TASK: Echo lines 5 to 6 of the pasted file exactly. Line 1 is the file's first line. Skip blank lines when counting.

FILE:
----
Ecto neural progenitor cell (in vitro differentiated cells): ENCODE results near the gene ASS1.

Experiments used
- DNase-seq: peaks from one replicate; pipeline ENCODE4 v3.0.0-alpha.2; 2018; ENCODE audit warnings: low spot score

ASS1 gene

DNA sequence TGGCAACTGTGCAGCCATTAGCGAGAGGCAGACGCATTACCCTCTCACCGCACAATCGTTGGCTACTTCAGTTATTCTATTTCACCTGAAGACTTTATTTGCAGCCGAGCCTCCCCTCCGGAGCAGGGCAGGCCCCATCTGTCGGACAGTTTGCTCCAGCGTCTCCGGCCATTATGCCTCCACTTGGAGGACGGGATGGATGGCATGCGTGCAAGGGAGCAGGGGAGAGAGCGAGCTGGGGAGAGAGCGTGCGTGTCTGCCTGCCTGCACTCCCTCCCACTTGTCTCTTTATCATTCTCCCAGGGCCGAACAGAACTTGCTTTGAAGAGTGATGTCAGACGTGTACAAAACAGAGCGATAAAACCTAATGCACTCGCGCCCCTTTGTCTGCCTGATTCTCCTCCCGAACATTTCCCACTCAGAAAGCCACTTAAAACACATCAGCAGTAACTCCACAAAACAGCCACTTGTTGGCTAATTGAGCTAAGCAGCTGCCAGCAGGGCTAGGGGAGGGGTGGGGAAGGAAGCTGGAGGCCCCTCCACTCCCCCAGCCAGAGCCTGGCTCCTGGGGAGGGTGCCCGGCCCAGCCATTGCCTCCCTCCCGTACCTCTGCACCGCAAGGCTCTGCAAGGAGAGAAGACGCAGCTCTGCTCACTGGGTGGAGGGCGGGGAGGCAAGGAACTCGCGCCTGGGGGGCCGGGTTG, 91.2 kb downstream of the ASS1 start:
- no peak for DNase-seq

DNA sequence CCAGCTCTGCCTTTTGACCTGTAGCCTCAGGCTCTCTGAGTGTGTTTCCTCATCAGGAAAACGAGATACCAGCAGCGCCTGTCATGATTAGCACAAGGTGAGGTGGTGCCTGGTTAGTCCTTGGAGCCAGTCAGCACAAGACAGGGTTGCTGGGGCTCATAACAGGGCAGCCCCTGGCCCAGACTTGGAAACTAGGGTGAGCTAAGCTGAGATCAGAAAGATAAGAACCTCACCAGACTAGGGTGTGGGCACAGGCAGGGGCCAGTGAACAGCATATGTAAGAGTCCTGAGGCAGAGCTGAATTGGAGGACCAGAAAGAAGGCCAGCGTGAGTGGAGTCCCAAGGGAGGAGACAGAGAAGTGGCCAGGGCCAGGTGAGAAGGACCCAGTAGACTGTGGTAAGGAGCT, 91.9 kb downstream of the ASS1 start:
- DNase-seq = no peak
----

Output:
DNA sequence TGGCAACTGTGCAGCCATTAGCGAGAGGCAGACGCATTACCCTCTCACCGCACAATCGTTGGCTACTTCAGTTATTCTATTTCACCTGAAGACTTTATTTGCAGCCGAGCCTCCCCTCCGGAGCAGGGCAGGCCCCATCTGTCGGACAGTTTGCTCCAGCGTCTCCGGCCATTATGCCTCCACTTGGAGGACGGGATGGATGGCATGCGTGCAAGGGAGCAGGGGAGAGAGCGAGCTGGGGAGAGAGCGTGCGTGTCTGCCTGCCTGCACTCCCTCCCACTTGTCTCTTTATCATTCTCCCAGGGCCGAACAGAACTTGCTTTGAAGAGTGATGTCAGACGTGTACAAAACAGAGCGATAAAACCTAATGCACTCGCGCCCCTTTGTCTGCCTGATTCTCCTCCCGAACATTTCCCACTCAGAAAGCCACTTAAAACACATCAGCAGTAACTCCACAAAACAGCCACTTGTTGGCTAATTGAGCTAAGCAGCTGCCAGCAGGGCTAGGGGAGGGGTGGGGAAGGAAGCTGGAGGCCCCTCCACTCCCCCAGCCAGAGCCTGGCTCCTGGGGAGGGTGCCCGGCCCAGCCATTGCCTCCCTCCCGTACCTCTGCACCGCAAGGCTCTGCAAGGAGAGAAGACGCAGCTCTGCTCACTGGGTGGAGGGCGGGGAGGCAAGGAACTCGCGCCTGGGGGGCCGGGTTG, 91.2 kb downstream of the ASS1 start:
- no peak for DNase-seq